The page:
Trends in Fiction *updated*
Last weekend I hung out for a bit at the Writing for the Soul Conference. I had conversations with acquisitions editors at several different houses, and here are some things I heard about what’s going on in Christian fiction.
l Editors report seeing a lot of “dark” material lately, not just supernatural angel-and-demon stuff, but violence, murder, drugs, etc. Apparently it’s a trend among writers. However, while there will be a few books published with these themes, it’s not going to be a large percentage. Keep this in mind if you’re writing dark stuff. In general, the majority of purchasers of Christian fiction want to be entertained and encouraged; fewer are attracted to the dark and the scary.
l However, many publishers are looking at suspense. They just don’t want it to be too dark. (Don’t ask me what that means. Remember, everything in this business is subjective.)
l A couple of editors mentioned the proliferation of “issues” in fiction and sometimes it’s too much. For example, a story where a single character is dealing with drug addiction, anorexia, and a Down’s Syndrome child. Generally speaking, we don’t need so many different issues in one novel, especially not in one character.
l Not one editor I spoke with is actively looking for fantasy or sci-fi. Bad news for many of you, I realize. It’s not a big seller in the Christian marketplace. Watch for the winds of change…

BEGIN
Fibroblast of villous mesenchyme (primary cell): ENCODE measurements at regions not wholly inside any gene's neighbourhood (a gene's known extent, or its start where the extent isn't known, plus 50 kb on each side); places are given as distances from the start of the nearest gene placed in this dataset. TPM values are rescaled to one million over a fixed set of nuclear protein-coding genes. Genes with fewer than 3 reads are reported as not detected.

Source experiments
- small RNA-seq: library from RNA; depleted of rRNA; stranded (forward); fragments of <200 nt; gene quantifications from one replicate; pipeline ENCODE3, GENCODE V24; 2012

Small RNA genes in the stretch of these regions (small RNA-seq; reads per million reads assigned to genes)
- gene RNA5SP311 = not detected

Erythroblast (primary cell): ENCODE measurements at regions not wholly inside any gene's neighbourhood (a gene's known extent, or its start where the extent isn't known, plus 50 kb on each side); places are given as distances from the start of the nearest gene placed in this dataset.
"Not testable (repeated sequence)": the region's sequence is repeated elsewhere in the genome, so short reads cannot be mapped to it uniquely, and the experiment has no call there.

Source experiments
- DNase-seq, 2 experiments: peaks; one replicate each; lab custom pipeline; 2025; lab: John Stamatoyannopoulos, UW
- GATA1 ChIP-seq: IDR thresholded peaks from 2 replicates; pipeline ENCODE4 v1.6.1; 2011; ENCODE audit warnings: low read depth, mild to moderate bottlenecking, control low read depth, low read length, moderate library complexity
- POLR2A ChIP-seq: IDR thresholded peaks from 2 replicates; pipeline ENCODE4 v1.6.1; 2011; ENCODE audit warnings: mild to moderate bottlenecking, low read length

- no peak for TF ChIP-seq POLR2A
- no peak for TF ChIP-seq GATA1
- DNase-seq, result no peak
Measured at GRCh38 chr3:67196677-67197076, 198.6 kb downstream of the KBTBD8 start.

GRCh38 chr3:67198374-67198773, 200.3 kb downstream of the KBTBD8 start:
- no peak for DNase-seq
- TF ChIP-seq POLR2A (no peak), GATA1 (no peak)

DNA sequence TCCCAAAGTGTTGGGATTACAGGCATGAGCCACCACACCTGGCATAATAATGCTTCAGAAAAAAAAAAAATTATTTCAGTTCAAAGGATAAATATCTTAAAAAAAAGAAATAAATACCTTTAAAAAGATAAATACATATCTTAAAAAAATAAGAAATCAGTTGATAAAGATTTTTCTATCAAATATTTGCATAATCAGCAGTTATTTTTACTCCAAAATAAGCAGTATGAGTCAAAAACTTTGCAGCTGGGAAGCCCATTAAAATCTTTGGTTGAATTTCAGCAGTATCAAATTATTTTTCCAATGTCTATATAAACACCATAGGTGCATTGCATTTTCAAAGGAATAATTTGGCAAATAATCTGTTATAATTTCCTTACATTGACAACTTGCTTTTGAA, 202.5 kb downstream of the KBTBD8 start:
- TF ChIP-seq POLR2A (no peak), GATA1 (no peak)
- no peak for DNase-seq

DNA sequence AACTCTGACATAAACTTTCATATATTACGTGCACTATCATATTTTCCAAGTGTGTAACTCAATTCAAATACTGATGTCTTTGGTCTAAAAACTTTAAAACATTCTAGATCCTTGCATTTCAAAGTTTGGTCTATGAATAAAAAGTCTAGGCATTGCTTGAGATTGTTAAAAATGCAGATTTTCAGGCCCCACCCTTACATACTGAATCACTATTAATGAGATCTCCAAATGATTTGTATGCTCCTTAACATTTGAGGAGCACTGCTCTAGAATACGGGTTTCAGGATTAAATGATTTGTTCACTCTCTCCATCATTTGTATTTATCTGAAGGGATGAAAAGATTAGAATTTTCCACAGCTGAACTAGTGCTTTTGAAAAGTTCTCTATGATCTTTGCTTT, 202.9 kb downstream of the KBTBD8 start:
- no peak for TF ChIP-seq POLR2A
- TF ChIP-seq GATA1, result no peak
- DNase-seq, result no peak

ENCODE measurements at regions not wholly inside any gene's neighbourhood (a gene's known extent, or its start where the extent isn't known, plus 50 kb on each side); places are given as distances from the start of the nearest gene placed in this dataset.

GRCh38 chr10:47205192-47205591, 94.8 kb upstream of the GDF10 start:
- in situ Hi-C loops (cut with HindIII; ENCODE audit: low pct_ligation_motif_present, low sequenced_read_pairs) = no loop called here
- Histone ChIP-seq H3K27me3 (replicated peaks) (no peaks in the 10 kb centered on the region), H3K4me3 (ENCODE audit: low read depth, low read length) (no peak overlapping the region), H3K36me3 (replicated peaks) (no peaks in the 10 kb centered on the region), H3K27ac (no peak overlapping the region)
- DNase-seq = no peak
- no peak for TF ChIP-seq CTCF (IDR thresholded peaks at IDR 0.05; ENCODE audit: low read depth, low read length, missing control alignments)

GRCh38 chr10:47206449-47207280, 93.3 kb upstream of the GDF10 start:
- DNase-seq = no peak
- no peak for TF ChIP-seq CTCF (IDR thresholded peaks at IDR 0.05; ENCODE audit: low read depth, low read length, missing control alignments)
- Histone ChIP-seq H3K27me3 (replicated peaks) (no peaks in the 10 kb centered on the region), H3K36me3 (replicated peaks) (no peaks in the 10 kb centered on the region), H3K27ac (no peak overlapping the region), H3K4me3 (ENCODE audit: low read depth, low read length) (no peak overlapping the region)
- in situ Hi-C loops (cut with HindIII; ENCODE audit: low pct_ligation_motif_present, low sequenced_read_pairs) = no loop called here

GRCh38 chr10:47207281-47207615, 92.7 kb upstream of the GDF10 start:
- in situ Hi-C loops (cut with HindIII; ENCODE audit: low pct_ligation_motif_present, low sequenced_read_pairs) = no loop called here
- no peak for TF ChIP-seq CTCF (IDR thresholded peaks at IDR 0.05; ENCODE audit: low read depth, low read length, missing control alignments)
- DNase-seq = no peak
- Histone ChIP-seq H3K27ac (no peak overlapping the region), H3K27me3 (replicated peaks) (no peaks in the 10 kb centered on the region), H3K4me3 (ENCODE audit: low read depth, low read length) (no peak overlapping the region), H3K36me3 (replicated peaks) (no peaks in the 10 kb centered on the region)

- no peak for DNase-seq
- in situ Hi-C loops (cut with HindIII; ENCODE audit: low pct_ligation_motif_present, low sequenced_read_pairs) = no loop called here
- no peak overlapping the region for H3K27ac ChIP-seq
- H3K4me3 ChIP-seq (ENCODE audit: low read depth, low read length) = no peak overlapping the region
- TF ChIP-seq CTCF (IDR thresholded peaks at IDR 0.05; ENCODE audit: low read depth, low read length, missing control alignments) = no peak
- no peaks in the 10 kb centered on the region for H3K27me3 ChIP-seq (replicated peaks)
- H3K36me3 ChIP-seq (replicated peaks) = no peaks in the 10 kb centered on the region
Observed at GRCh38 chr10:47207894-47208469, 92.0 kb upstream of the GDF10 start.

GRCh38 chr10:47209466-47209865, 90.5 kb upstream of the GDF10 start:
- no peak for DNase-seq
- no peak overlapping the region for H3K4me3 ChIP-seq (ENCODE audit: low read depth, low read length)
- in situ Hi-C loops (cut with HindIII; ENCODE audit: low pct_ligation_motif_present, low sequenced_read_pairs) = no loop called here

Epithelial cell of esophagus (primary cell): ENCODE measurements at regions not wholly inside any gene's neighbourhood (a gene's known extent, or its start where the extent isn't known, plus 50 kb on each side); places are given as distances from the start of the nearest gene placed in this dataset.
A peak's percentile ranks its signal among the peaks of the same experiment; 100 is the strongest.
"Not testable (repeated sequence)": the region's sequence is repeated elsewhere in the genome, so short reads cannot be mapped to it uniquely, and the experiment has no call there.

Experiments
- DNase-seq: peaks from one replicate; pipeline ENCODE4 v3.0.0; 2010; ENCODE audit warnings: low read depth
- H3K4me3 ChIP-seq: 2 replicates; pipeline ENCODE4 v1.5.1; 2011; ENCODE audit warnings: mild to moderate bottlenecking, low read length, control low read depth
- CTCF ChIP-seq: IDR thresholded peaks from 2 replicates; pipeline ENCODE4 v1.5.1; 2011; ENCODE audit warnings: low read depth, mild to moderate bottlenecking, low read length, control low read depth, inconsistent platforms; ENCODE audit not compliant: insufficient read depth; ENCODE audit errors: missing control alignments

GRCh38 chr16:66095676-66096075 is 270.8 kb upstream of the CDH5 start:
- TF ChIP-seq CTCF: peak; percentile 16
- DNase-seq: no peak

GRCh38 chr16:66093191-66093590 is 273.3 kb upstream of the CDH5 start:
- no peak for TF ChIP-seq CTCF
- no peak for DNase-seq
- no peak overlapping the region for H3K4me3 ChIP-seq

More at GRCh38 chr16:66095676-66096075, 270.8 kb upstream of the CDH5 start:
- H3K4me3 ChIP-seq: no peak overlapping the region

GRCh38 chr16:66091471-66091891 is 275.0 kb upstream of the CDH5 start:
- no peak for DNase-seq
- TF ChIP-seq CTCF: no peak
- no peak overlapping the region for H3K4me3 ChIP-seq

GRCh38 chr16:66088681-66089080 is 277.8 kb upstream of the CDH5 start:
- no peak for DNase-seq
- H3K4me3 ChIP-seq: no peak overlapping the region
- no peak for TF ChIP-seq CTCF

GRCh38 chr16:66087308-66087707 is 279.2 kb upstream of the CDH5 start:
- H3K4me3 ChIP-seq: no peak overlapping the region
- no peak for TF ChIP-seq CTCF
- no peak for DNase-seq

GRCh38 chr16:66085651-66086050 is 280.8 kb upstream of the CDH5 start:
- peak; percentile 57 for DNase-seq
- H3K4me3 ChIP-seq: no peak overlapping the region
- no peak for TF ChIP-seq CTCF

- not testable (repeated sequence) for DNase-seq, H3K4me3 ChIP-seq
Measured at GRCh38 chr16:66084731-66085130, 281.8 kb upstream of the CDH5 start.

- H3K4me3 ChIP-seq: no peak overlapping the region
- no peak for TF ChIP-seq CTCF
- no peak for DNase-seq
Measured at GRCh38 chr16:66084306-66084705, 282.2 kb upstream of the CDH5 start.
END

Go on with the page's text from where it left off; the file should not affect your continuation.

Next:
l Publishing houses still want romance, both contemporary and historical. Not too schmaltzy and definitely not too steamy… but romance continues to sell.
l There continues to be a strong market for good historicals. While some publishers are experimenting with different time periods and locales, the most popular is still 19th century (particularly post-Civil War) Americana.
l The chick-lit genre (mom-lit, hen-lit, etc.) may have run its course. Established authors are still going strong, but new chick-lit writers aren’t doing as well. I don’t think everyone has really figured out what this means for “humorous” fiction.
l A couple of editors mentioned they’re considering novels in shorter lengths than the traditional 90-100k words. They’ll look at fiction as short as 70k. This could be the start of a new trend. We’ll see.
l Overall, I’d say Christian publishers want fiction that’s encouraging and hopeful and perhaps on the lighter side. (Light meaning not “dark.” And also, light meaning it doesn’t have to be deep and “literary.”) They’re all talking about wanting “core CBA fiction.” Does that mean there’s no place for novels that fall outside this description? Of course not. This is generally speaking, and it can help you understand why certain books are getting contracted and others aren’t.
As always with generalities… take it for what it’s worth! There will always be trends and rules… and there will always be huge successes that defy the trends, break the rules and surprise everyone. Take it into consideration but don’t consider it gospel.
So tell me, how does this stack up with what you’re hearing?